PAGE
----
3D crosswalks employed to better secure pedestrians
A pair of 3D crosswalks have been tested outside a middle school in the city of Yulin in northwest China's Shaanxi Province to better protect pedestrians, reports the China Business View.
A 3D crosswalk appears to look like stones floating in the air near a middle school in the city of Yulin, northwest China's Shaanxi Province. [Photo: Yulin Daily]
The 3D crosswalks, painted in black, white and grey, take on the appearance of square stones floating in the air. Local traffic police said these types of 3D crosswalks prompt drivers to slow down and reduce traffic accidents.
Thinking the 3D crosswalks are roadblocks from a distance, a number of drivers interviewed in the report said the special design does make them drive more slowly.
However, other drivers said the crosswalks could confuse drivers, causing them to brake suddenly, which could lead to a possible pileup.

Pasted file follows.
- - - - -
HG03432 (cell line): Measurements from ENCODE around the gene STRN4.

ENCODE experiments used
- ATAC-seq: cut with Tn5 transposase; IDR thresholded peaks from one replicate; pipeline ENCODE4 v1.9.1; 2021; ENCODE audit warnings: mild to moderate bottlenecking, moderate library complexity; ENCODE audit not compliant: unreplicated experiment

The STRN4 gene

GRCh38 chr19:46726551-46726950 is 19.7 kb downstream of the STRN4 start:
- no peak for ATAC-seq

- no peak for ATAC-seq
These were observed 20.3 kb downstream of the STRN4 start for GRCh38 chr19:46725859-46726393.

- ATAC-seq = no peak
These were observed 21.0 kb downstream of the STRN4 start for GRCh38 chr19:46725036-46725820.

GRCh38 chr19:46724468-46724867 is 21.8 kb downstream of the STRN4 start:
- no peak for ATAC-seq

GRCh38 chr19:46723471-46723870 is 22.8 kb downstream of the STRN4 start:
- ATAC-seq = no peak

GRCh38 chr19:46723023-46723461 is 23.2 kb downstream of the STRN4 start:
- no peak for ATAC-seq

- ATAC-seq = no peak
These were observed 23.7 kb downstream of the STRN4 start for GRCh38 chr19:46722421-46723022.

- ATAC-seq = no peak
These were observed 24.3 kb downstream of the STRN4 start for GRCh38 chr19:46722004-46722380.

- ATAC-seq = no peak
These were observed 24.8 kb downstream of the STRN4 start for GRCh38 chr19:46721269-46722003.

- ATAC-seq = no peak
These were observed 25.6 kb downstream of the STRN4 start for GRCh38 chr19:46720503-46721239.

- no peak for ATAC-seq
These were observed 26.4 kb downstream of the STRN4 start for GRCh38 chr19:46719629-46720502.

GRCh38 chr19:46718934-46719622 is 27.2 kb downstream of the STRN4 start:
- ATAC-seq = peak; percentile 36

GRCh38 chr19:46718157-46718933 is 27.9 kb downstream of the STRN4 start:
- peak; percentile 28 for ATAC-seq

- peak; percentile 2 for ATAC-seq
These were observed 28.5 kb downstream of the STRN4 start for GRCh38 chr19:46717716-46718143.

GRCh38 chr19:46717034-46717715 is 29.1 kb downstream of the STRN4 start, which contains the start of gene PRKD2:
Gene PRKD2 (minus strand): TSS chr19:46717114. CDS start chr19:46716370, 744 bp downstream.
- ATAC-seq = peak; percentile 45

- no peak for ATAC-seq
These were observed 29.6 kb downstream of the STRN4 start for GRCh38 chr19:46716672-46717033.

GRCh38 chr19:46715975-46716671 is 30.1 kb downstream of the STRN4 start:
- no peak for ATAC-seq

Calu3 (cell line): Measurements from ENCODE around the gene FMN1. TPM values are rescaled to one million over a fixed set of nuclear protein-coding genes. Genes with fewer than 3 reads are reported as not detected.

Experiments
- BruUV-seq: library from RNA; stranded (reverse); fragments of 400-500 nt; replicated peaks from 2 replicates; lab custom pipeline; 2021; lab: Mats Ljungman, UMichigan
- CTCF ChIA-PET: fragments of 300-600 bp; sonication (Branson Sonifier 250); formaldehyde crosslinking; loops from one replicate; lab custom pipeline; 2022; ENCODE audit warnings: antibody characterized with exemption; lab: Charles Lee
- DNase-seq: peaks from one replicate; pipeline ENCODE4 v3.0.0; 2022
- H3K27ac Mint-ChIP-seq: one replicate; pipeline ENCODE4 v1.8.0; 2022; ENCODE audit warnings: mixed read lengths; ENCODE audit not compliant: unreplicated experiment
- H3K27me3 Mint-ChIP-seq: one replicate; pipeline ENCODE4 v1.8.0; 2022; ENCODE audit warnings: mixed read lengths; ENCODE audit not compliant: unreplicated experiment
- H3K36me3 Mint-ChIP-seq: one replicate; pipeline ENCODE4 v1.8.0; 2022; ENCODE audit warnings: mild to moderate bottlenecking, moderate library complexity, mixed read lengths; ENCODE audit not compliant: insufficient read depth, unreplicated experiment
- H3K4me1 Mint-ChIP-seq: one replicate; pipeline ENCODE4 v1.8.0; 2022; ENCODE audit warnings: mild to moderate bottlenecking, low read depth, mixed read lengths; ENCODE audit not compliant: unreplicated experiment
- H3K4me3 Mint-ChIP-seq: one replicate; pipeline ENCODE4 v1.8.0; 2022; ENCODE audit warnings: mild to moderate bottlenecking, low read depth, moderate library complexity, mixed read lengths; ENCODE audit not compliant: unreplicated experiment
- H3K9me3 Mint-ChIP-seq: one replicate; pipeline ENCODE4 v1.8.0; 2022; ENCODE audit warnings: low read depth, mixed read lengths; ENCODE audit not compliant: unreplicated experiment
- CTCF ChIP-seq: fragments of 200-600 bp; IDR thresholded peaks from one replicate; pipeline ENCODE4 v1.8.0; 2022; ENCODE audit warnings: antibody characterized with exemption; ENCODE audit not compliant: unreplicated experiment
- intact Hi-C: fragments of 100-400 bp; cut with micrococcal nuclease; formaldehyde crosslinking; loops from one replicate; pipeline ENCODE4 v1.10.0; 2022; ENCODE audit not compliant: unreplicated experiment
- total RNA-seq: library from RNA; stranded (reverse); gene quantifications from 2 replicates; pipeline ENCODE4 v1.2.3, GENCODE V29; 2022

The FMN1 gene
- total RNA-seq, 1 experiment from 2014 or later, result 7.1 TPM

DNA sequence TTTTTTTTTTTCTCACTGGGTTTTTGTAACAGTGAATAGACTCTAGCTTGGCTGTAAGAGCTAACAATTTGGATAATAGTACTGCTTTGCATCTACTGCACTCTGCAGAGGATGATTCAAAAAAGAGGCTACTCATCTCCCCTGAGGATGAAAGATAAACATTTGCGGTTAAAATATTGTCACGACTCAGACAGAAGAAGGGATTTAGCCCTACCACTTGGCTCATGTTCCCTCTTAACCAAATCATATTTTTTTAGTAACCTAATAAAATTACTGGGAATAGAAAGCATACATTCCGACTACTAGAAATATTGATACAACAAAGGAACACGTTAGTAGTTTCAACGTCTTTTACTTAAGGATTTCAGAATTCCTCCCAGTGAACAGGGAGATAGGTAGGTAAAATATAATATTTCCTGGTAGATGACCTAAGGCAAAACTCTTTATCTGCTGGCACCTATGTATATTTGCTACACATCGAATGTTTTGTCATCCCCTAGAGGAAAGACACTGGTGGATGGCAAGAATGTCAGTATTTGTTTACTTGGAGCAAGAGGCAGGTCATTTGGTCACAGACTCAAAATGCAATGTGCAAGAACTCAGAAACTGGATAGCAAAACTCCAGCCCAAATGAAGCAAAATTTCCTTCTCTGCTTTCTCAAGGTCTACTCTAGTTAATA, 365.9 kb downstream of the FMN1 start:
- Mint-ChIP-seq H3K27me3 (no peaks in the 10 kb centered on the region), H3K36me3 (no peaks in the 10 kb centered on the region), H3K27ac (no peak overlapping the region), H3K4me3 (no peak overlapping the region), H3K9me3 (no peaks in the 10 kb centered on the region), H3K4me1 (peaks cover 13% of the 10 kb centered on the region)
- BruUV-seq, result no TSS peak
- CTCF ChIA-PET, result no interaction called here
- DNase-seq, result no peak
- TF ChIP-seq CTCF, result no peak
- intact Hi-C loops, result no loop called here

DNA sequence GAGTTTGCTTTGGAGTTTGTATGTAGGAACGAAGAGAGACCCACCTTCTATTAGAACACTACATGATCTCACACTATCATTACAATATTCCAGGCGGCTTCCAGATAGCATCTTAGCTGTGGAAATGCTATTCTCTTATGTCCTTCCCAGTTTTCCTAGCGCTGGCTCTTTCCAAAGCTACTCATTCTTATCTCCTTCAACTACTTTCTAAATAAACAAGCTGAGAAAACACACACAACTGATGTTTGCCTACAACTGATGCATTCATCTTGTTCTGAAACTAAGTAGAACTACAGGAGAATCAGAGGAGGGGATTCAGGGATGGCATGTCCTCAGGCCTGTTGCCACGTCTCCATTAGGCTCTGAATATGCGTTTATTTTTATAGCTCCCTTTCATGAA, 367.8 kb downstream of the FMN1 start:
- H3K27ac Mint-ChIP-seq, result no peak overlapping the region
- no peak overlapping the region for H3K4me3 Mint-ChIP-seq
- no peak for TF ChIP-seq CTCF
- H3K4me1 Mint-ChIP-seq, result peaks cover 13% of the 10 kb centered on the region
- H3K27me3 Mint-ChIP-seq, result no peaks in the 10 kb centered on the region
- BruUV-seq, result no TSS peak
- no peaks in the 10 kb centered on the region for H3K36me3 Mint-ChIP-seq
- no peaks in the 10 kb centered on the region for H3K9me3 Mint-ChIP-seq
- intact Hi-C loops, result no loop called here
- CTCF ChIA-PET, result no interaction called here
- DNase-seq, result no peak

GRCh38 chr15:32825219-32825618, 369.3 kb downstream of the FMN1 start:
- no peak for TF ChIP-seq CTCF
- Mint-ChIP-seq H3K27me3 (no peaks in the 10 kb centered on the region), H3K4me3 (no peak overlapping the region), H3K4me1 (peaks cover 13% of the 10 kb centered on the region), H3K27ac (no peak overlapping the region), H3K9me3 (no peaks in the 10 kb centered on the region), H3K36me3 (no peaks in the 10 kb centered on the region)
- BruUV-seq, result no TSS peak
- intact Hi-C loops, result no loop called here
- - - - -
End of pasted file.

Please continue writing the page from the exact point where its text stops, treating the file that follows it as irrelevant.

Zhang Shengliang, an official of Yulin, said the 3D crosswalks won't be used along expressways or on main roads, but will be expanded to areas near schools and hospitals if they continue to prove effective.
A 3D crosswalk painted in white, blue and yellow at a crossing in Beijing. [Photo: Legal Evening News]
3D crosswalks have been employed in several cities across China in recent years, including Beijing and Shanghai.
China's Ministry of Public Security launched a nation-wide campaign last month to better protect pedestrians from motorists.
Beijing traffic police have begun enforcing a fine of 200 yuan (29 US dollars) for motorists who fail to give way to pedestrians at crosswalks.
The violation will also result in the loss of three demerit points. When motorists lose 12 points, they have to take their driver's license test again.
During the past three years, 3,898 people were killed in approximately 14,000 accidents on crosswalks in China, 90 percent of which involved motorists failing to give way to pedestrians, according to the Traffic Management Bureau of the Ministry of Public Security.